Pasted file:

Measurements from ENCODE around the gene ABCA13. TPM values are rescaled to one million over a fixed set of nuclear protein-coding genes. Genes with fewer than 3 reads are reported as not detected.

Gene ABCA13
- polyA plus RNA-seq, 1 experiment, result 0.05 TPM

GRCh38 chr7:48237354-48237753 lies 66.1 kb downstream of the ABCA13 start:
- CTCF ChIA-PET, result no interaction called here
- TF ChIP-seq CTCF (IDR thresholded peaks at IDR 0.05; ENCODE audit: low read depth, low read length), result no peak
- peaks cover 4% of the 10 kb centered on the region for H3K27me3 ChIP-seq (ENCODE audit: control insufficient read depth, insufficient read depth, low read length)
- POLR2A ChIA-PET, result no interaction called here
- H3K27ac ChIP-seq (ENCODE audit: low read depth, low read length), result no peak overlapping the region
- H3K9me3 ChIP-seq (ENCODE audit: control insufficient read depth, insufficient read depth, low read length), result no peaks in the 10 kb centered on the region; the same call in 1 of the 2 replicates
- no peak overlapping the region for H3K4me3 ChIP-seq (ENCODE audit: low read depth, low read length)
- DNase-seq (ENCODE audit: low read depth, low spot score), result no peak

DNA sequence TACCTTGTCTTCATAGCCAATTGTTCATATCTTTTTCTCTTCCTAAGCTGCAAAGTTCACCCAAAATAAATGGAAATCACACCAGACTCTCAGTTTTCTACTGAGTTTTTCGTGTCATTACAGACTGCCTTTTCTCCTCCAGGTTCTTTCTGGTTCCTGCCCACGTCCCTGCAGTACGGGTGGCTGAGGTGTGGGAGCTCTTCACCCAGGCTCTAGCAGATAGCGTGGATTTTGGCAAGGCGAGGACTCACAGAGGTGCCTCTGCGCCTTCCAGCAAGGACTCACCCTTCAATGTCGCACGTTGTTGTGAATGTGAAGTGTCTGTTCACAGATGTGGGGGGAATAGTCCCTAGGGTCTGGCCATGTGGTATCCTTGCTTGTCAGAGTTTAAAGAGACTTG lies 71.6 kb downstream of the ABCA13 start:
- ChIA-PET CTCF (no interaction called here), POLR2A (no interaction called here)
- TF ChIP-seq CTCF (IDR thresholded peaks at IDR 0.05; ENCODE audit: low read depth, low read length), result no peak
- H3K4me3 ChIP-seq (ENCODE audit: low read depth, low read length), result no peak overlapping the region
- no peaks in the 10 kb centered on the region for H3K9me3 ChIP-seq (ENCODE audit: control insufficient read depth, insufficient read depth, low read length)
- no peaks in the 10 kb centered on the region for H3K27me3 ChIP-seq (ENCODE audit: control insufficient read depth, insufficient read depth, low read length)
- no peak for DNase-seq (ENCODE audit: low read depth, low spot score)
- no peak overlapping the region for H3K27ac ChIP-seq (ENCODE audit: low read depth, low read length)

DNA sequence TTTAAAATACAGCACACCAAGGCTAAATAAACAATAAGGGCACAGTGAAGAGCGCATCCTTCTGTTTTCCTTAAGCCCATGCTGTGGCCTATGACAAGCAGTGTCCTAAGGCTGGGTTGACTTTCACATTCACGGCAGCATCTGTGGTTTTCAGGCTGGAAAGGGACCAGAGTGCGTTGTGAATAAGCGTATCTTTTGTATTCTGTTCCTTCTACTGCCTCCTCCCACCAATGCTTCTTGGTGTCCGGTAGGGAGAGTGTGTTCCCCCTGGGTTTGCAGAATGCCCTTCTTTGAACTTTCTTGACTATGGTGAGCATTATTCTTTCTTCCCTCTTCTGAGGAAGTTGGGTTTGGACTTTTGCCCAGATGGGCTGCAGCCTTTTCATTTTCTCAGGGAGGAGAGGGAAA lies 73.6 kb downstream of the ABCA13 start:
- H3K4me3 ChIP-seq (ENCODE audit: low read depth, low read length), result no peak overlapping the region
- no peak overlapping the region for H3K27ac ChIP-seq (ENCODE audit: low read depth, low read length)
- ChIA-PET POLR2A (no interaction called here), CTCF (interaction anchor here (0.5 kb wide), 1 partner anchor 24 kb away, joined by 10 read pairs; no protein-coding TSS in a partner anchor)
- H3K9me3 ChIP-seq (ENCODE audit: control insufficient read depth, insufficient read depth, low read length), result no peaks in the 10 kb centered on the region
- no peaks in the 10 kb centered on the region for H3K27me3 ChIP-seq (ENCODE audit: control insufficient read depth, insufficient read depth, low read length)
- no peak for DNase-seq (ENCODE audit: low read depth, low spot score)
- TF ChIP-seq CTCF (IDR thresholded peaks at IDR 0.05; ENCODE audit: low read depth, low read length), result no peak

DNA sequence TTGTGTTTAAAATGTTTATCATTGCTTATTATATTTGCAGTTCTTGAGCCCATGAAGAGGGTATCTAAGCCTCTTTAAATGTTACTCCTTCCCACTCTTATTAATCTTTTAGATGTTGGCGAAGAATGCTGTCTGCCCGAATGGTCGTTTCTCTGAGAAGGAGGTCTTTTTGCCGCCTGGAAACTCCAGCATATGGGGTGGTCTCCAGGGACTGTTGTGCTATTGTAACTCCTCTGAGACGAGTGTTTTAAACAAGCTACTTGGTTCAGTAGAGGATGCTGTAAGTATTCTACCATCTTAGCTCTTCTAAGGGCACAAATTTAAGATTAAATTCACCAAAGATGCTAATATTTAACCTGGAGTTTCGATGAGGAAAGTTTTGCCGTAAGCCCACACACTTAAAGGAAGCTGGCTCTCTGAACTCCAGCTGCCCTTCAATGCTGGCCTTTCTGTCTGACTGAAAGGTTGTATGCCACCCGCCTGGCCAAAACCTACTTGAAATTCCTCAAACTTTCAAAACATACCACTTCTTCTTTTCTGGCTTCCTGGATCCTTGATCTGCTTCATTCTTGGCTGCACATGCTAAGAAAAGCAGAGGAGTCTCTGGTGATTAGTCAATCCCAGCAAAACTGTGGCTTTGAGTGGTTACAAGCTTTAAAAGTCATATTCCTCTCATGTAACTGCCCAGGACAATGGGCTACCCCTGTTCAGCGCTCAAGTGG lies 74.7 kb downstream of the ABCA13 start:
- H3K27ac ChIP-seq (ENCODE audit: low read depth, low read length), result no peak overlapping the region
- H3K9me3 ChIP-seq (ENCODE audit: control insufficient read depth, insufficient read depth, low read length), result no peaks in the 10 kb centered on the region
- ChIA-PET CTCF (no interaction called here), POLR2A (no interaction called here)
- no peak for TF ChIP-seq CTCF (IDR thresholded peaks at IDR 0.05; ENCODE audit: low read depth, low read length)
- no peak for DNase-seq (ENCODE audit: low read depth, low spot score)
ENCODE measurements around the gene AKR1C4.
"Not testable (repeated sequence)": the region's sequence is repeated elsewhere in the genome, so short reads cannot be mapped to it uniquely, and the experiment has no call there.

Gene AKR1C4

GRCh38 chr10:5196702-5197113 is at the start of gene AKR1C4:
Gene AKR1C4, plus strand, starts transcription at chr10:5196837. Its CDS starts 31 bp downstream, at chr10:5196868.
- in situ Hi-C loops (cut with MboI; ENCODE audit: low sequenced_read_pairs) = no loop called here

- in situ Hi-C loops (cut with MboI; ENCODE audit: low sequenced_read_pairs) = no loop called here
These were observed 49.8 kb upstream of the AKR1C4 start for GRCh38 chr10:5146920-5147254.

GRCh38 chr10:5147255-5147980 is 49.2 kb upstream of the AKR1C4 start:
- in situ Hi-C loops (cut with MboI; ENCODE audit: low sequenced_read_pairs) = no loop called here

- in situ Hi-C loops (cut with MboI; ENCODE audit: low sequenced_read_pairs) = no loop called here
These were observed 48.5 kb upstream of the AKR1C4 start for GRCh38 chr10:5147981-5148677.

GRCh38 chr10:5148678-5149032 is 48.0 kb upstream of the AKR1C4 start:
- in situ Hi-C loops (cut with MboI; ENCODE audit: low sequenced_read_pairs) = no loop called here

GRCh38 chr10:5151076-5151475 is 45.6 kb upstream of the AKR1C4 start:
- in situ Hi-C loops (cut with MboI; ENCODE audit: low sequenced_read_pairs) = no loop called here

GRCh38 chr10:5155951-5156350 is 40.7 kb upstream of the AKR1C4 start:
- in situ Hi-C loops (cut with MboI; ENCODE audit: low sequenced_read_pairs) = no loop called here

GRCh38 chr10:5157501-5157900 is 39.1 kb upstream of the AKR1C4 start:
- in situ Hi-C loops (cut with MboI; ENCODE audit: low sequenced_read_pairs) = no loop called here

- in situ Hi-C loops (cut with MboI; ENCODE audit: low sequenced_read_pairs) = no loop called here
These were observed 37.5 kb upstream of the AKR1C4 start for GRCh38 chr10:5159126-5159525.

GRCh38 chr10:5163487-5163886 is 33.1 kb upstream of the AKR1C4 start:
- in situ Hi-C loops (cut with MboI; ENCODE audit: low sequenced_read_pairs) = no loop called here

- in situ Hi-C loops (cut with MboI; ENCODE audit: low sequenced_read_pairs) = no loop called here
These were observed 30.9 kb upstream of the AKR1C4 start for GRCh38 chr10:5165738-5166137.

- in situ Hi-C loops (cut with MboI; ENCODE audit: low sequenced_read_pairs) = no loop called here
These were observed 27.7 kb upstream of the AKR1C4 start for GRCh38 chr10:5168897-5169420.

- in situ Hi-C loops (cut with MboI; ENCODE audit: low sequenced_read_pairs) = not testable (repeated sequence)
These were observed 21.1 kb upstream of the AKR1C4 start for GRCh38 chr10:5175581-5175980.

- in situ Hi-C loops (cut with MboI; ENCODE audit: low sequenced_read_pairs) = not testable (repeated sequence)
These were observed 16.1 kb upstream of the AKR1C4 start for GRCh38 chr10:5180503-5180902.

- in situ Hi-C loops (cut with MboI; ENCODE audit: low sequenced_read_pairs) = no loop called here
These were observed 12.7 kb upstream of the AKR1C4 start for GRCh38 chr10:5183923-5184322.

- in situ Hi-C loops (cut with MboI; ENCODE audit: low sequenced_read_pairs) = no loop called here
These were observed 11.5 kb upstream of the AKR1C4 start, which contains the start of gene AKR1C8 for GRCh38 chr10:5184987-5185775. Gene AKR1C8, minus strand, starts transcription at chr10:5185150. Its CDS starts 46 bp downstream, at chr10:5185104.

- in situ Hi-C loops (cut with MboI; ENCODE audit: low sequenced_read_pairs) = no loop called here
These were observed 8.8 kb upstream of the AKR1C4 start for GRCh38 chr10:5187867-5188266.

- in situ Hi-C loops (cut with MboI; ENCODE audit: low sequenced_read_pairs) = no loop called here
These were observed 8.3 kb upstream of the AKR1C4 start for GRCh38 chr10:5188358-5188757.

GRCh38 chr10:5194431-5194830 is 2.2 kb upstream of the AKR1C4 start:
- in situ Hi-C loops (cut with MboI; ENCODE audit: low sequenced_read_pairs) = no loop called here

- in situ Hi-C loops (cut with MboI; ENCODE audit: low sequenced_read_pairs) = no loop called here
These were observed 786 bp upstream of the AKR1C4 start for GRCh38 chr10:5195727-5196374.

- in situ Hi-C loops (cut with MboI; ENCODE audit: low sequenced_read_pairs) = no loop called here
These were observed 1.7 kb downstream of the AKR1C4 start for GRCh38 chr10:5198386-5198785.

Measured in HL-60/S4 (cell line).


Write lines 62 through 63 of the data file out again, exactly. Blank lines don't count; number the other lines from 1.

These were observed 27.7 kb upstream of the AKR1C4 start for GRCh38 chr10:5168897-5169420.

- in situ Hi-C loops (cut with MboI; ENCODE audit: low sequenced_read_pairs) = not testable (repeated sequence)